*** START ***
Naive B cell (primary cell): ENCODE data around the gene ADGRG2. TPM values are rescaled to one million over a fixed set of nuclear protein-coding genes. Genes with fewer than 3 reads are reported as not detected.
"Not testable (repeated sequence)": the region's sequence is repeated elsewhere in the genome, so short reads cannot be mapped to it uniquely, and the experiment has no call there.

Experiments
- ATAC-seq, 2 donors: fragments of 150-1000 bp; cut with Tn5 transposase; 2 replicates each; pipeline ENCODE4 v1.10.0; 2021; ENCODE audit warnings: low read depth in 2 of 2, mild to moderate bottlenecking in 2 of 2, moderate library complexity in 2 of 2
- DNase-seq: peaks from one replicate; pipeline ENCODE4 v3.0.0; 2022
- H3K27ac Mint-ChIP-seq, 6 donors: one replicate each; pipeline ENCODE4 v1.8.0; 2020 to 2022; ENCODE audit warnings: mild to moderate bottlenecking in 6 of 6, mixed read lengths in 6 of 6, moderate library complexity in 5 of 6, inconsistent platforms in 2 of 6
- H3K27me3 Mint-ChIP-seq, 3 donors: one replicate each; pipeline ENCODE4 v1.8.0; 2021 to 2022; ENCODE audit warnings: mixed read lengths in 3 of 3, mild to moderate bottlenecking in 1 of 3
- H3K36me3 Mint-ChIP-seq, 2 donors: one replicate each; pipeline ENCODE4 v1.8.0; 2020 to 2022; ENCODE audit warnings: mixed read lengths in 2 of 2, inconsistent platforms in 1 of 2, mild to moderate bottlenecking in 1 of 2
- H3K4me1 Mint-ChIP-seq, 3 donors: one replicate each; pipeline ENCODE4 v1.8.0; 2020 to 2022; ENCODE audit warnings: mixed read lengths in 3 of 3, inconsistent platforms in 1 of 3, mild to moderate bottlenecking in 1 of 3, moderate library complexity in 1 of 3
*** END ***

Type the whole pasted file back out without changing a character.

Naive B cell (primary cell): ENCODE data around the gene ADGRG2. TPM values are rescaled to one million over a fixed set of nuclear protein-coding genes. Genes with fewer than 3 reads are reported as not detected.
"Not testable (repeated sequence)": the region's sequence is repeated elsewhere in the genome, so short reads cannot be mapped to it uniquely, and the experiment has no call there.

Experiments
- ATAC-seq, 2 donors: fragments of 150-1000 bp; cut with Tn5 transposase; 2 replicates each; pipeline ENCODE4 v1.10.0; 2021; ENCODE audit warnings: low read depth in 2 of 2, mild to moderate bottlenecking in 2 of 2, moderate library complexity in 2 of 2
- DNase-seq: peaks from one replicate; pipeline ENCODE4 v3.0.0; 2022
- H3K27ac Mint-ChIP-seq, 6 donors: one replicate each; pipeline ENCODE4 v1.8.0; 2020 to 2022; ENCODE audit warnings: mild to moderate bottlenecking in 6 of 6, mixed read lengths in 6 of 6, moderate library complexity in 5 of 6, inconsistent platforms in 2 of 6
- H3K27me3 Mint-ChIP-seq, 3 donors: one replicate each; pipeline ENCODE4 v1.8.0; 2021 to 2022; ENCODE audit warnings: mixed read lengths in 3 of 3, mild to moderate bottlenecking in 1 of 3
- H3K36me3 Mint-ChIP-seq, 2 donors: one replicate each; pipeline ENCODE4 v1.8.0; 2020 to 2022; ENCODE audit warnings: mixed read lengths in 2 of 2, inconsistent platforms in 1 of 2, mild to moderate bottlenecking in 1 of 2
- H3K4me1 Mint-ChIP-seq, 3 donors: one replicate each; pipeline ENCODE4 v1.8.0; 2020 to 2022; ENCODE audit warnings: mixed read lengths in 3 of 3, inconsistent platforms in 1 of 3, mild to moderate bottlenecking in 1 of 3, moderate library complexity in 1 of 3